McCutcheon has been billed as “the sequel to Citizens United,” the decision giving corporations the same rights as individuals to contribute to political campaigns. Lauded by the Right as a victory for free speech, and condemned by the Left as handing the keys of our government over to the rich and powerful, the Court’s ruling has inflamed a debate that is not going away anytime soon, with calls for new laws and even a constitutional amendment on the Left—while many on the Right (including Justice Clarence Thomas in his concurring opinion) call for an end to all contribution limits. Two of the nation’s top First Amendment scholars—Ronald Collins and David Skover—have produced a highly engaging, incisive account of the case, including exclusive interviews with petitioner Shaun McCutcheon and other key players, as well as an eye-opening history of campaign finance law in the U.S.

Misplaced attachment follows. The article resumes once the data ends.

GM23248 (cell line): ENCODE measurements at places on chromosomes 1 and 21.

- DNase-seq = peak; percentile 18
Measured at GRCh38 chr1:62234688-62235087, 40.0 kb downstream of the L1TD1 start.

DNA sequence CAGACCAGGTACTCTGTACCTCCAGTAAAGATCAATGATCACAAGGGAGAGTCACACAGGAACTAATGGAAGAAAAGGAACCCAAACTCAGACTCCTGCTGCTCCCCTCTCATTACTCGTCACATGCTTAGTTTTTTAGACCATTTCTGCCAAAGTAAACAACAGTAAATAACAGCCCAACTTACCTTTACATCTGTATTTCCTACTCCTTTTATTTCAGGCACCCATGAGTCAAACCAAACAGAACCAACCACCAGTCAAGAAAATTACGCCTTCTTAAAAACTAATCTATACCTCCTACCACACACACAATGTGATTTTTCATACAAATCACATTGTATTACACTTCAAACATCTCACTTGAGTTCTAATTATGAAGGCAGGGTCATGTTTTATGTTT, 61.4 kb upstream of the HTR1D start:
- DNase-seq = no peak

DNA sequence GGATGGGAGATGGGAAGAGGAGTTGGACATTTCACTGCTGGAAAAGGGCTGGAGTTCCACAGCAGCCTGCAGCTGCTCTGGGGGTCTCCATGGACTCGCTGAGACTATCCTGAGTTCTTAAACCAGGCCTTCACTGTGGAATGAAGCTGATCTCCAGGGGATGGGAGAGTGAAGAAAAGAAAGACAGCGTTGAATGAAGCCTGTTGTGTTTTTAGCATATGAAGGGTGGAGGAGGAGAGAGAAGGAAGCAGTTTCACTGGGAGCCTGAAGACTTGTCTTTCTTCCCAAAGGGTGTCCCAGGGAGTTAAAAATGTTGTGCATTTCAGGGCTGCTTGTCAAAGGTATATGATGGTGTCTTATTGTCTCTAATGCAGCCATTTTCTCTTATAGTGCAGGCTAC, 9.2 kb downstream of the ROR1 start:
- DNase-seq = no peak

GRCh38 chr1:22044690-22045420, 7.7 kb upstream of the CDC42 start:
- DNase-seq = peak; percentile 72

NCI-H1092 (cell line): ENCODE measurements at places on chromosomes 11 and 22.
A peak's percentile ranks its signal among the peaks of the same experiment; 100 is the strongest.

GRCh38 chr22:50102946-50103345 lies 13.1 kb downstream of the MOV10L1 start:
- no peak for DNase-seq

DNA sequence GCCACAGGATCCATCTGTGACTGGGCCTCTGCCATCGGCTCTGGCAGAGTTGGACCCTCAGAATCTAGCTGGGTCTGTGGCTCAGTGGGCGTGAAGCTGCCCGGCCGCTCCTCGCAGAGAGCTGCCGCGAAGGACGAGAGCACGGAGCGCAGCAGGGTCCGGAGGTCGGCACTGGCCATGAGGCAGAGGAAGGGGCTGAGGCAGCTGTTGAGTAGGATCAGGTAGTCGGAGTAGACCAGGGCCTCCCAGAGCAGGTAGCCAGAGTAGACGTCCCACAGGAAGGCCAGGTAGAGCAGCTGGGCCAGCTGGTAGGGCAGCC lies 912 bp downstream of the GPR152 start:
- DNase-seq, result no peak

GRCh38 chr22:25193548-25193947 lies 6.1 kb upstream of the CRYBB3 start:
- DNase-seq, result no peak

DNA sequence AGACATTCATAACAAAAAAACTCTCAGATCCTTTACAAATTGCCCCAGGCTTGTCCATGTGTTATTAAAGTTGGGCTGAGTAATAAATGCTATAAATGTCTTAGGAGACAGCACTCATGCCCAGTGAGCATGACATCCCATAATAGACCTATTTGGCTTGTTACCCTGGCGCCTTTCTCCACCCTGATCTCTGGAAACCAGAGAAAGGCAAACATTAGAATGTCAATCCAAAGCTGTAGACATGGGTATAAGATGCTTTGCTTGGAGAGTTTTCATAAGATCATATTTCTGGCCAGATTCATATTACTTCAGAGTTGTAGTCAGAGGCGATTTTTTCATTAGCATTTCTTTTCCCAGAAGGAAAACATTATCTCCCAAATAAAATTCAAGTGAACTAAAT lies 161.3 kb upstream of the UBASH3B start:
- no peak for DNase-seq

When Money Speaks launches a new series from Top Five Books, SCOTUS Books-in-Brief. The series aims to provide lay and scholarly readers with a reliable, informative, and engaging narrative account of significant Supreme Court rulings within days of when they come down, in a concise format and at a low price. Each SCOTUS Books-in-Brief title will be available within a week of the decision and be researched and written by a noted legal authority in the field.”
From the publisher